FACE-OFF STUART BARNES KATIE FIELD
Should rugby players be viewed as role models?
FORMER ENGLAND FLY-HALF
Danny Cipriani is one of the most gifted attacking fly-halves in the world. He
organises a team’s shape and his passing is the stuff of poetry. But he’s not a role model, nor should he be one. Sportsmen are overgrown kids in shorts (bar golfers). Like Peter Pan, they are
blessed with endless youth. They are makers of magic and memories, men and women who brighten the most boring weekend – but they are not role models.
Those who take the big bucks can’t complain when an off-field incident costs them a lucrative contract but that’s not what we are getting at. Role models are mothers and fathers, brothers and sisters. Role models are selfless people
who do good deeds for nothing. Sportsmen are elevated into positions of moral posturing (by others) because of ability, which has nothing to do with morality. We want them, like any person, to be as decent as possible but young supporters want them to be winners – that is the point of sport. George Orwell called it “war minus the shooting”. Heroes with feet of clay they may
well be but not role models.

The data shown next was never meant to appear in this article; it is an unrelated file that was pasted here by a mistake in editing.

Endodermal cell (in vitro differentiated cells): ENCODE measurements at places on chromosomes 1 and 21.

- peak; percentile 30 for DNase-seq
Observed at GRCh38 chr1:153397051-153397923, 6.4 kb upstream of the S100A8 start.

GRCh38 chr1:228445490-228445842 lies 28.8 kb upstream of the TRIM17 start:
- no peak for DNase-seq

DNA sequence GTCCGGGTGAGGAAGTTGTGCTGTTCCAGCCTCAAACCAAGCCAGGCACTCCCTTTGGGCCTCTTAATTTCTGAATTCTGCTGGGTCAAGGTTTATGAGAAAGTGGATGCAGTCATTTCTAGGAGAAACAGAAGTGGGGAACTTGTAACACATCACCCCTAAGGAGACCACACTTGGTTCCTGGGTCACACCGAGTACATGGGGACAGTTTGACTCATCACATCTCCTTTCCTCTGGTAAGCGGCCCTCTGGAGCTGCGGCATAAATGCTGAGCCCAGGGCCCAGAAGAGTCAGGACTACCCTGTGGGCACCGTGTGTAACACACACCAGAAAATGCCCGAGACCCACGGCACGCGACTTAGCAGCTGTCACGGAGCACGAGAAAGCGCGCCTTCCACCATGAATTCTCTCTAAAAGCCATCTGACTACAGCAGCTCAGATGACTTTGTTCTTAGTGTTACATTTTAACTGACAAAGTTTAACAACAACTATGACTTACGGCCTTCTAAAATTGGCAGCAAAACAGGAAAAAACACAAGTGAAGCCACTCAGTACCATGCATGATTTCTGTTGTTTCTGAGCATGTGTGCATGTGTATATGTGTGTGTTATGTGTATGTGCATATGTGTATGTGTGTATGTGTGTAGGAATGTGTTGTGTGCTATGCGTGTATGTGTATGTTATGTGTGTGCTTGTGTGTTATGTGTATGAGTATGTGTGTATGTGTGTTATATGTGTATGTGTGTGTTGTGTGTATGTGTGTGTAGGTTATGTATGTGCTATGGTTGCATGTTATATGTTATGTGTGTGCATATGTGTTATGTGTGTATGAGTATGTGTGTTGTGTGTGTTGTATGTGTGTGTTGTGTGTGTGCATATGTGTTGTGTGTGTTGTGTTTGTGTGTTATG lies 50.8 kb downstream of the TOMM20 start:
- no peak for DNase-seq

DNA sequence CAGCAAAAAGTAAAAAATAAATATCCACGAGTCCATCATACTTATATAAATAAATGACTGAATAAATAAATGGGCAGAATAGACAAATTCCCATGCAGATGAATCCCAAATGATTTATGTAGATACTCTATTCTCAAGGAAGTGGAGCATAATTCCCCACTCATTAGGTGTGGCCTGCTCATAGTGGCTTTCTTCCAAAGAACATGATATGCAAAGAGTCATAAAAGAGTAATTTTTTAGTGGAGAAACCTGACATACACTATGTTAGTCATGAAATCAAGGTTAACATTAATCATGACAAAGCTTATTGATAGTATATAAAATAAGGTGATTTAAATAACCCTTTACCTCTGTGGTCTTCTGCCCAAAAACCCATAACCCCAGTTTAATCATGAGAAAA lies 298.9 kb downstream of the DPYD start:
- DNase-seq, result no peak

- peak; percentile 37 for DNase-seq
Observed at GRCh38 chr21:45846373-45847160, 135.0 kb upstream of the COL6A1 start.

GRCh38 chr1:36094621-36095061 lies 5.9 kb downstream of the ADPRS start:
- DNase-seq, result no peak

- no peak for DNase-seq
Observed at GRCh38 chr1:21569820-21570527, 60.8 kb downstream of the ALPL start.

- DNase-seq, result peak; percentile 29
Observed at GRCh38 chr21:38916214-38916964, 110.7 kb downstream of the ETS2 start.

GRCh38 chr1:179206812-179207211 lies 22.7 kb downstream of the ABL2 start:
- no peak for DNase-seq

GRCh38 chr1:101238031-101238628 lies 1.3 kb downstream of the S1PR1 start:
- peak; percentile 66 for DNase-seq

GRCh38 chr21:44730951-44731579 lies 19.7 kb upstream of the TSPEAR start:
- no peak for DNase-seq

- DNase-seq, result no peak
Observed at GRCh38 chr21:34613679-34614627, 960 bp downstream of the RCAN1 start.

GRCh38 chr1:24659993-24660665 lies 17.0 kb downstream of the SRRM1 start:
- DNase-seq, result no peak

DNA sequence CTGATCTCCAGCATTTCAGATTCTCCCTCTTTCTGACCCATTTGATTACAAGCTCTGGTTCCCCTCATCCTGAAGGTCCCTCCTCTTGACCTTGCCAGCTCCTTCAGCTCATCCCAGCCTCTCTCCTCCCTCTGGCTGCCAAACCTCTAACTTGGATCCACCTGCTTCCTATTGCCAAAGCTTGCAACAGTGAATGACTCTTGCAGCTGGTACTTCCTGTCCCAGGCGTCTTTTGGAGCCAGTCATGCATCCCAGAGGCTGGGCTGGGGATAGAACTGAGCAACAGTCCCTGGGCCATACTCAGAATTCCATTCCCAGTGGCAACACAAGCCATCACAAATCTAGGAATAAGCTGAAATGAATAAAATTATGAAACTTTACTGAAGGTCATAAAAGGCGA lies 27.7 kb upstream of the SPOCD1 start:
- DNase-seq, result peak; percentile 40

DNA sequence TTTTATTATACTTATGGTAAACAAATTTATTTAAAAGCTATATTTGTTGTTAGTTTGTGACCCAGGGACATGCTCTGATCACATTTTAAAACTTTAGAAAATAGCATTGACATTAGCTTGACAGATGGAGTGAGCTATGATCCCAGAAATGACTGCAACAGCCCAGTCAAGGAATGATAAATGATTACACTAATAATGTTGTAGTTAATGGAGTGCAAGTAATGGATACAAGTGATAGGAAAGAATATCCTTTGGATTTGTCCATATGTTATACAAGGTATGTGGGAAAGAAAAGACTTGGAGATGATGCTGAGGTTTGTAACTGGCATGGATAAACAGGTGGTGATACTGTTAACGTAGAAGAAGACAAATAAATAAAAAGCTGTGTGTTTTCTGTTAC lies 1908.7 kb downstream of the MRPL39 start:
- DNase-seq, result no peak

FREELANCE RUGBY JOURNALIST
In an ideal world all adults would behave respectably, as good role models for the young. In reality, with bad behaviour of varying degrees all around, adults in the public eye should try harder to set a good example. A professional rugby player’s career is a short one, so is it really too much to ask that they stay on the right side of the law and live by a few decent morals during that time? They have the rest of their lives to behave badly!
It matters when players are convicted of crimes like drink-driving – as Dan Carter, Danny Care and Danny Cipriani have been – or assault, because they are heroes to teenagers. It also matters when an athlete’s sexual misconduct is revealed in graphic detail in the law courts, or when they’re disciplined by their teams for it.
In the 20th century, players got away with all sorts because there was less of a media and social media spotlight. Today’s players enjoy many advantages over those in the past, so they have to live with the disadvantages too – which means acting with respect and good sense on and off the pitch. Drink up! Ed Parsons, from Croydon, brings new meaning to team-bonding drinks with this side. Send alternative XVs to firstname.lastname@example.org